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In situations where you don't want the standard evaluation behavior in Power BI, you can use the CALCULATE and/or USERELATIONSHIP functions. However, more circumstances exist where you don't want the standard behavior. One of those situations is when you have a semi-additive problem to resolve. Standard measures are simple concepts, where they might use the SUM, AVERAGE, MIN, and MAX functions. Thus far, you've been using SUM for the Total Sales measure.

Occasionally, summing a measure doesn't make sense, such as when you are performing inventory counts in a warehouse. For example, if on Monday, you have 100 mountain bikes, and on Tuesday you have 125 mountain bikes, you wouldn't want to add those together to indicate that you had 225 mountain bikes between those two days. In this circumstance, if you want to know your stock levels for March, you would need to tell Power BI not to add the measure but instead take the last value for the month of March and assign it to any visual.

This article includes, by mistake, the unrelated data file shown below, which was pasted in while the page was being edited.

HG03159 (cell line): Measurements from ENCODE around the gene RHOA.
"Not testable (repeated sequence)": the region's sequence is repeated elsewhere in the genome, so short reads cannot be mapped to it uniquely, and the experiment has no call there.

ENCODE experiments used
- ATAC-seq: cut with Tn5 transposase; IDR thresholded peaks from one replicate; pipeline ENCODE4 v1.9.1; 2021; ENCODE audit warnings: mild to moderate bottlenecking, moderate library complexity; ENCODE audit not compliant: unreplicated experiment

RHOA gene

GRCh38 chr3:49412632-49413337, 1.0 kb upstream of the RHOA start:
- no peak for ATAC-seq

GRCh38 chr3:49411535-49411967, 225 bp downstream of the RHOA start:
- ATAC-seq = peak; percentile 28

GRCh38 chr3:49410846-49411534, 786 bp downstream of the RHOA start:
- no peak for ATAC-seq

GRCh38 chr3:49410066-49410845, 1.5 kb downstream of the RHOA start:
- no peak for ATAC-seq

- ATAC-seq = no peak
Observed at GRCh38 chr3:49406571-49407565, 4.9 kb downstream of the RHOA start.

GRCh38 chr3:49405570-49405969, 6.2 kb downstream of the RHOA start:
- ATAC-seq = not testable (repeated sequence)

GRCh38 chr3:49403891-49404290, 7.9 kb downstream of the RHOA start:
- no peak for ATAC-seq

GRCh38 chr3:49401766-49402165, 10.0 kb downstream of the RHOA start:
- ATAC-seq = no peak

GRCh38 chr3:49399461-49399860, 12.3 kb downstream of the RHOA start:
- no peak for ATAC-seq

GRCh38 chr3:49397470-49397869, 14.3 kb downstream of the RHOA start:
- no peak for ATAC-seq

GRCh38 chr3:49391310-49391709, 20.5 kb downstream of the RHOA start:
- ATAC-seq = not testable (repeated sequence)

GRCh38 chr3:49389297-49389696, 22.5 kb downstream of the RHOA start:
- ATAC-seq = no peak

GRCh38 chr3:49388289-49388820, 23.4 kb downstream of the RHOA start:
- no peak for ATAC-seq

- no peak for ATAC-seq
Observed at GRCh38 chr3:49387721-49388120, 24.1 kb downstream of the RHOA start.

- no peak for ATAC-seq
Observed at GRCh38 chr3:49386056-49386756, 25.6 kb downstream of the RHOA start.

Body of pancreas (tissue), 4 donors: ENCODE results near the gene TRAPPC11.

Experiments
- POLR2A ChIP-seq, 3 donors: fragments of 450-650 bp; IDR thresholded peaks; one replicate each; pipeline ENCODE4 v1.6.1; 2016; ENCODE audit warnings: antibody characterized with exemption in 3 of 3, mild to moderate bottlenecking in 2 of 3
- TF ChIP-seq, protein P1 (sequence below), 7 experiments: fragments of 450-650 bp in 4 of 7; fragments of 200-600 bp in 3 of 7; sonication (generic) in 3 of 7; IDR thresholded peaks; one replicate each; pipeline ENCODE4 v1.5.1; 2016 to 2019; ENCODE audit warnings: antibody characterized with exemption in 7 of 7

You can use the CALCULATE function to complete this action, along with the LastDate function, as shown in the following example:

Last Inventory Count =
CALCULATE (
SUM ( 'Warehouse'[Inventory Count] ),
LASTDATE ( 'Date'[Date] ))


This approach will stop the SUM from crossing all dates. Instead, you will only use the SUM function on the last date of the time period, thus effectively creating a semi-additive measure.